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Keep Your Information Flow Flowing


We live in an age where information flows at the speed of light. From e-mails and text messages to all sorts of social media apps and live satellite feeds from anyplace in the world where news is happening.

Historically, information flow at salons and spas can be inconsistent, excruciatingly slow, or, even worse, completely absent.

The result is missed opportunities, lack of team effort, and lost revenue.

The problem with poor information flow is that you have no clue how inconsistent it really is until you do some exploring.

The obvious indicators of poor information flow sound like...

  • “I didn’t know”

  • “Why didn’t I know?”

  • “I thought this is what you wanted.”

  • “Why didn’t I know this was happening?”

Even if you think information is flowing well throughout your company, there are leaks — and you need to find them.

To help get started on assessing how well your information-flow systems are flowing, use the following four-step process:

  1. Good systems are no guarantee: Information flow is not only systems-driven, it’s behavior and culture-driven. Add a healthy dose of discipline and accountability to the mix and your systems stand a chance of working. Even in the best conditions, if employees ignore the information that’s flowing toward them, systems can fail. KEY: Indifference and laziness are the major causes of information-flow inconsistencies and failures. Do you lead with the intent to create and maintain an accountable and disciplined company culture? If not, the leaks will be major. And the water is already past your knees and rising. Engage.

  1. Gotta do the sports analogy: In football, teams huddle before every play so every player knows his role and what’s going to happen the instant the ball is snapped. As a salon/spa business coaching company, we see too many company players (employees) running with the ball in the wrong direction. They not only don’t know the plays, they don’t know where the goal line is. KEY: Daily business huddles are a must-do. If you’re not doing daily huddles, your company has information-flow leaks. If you are doing daily huddles, how clearly are the plays (strategies) and goals being communicated?

  2. Find your information-flow balance: When it comes to information and data, there is such a thing as too much information. I know we just got you fired up to open the information floodgates, but overloading your team with a barrage of information — especially numbers — can backfire. KEY: Even though you’re putting the information out there, some team members won’t get it or will just ignore it. Likewise, flooding your team with information can bog them down with too much information to process rather than engaging in the work that needs to be done. Translation: Everyone is working really hard and nothing is getting done.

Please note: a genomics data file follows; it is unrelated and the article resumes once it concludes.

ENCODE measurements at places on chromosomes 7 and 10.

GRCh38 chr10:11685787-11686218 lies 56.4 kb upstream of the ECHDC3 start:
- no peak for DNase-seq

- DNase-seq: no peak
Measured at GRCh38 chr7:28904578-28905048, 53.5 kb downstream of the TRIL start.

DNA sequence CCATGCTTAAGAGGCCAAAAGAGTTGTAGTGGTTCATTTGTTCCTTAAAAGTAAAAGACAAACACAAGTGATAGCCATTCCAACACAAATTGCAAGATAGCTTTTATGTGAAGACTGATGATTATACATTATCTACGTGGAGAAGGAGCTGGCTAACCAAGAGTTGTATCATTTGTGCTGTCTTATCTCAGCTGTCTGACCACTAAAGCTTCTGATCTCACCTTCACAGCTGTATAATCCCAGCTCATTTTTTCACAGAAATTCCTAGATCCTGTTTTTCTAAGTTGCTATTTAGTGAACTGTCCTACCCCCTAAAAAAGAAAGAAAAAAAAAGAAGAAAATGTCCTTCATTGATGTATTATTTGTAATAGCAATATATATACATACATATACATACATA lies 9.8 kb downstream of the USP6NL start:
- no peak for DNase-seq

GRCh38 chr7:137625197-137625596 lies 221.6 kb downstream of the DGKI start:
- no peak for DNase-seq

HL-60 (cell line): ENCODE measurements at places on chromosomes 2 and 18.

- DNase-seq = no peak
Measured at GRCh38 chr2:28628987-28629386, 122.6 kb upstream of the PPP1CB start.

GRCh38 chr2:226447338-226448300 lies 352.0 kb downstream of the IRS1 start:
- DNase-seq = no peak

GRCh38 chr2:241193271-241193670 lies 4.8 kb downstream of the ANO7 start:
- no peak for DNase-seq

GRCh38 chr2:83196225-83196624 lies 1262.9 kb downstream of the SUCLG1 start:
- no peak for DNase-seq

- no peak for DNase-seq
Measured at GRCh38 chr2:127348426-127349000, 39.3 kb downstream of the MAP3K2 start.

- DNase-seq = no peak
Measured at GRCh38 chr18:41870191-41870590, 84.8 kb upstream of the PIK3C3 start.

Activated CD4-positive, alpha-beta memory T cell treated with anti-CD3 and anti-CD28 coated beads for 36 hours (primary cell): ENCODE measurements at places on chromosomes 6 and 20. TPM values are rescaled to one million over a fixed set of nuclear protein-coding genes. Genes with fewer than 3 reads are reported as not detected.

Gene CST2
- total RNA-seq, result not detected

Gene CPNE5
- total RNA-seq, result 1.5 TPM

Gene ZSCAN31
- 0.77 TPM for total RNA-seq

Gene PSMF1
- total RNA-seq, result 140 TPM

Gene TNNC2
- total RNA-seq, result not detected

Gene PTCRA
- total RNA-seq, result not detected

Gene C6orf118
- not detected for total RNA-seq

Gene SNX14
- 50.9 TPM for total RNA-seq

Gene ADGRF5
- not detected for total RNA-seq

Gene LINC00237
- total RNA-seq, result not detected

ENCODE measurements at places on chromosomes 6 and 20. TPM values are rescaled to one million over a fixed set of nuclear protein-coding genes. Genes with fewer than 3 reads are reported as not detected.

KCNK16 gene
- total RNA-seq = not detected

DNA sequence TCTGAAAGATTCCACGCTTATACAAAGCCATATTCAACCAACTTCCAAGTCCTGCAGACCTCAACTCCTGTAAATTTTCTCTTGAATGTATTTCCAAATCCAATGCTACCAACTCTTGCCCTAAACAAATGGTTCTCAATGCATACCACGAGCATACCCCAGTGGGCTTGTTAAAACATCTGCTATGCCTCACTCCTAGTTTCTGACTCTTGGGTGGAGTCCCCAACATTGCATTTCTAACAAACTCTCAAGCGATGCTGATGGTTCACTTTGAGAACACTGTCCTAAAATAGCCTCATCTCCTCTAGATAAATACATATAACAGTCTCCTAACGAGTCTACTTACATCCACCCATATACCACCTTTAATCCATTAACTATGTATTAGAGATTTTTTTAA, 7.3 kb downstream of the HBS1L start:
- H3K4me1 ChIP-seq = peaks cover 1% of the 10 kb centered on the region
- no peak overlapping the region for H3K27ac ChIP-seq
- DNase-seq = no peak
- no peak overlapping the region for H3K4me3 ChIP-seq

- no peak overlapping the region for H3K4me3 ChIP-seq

3. Clarity is everything: When it comes to information flow, keeping it short and sweet is just a beautiful thing — it’s the only thing. Think of your information-flow system as a pipeline. That pipeline can only handle so much volume. Trying to push too much volume through it can cause it to spring leaks and eventually burst. KEY: Recurring information-flow leaks drive leaders crazy — and frustrate employees. Leaks can always be traced back to the leader. Communicate concisely and with clarity. Remember this simple information-flow rule: What, why, how, and when.

Here’s my challenge to you: Every salon/spa needs to monitor its information-flow systems for leaks and inconsistencies. And every company’s information-flow systems need to be upgraded and evolve in sync with its growth and current reality.

Now, go find your information-flow leaks and fix them. You won’t have to look very hard.


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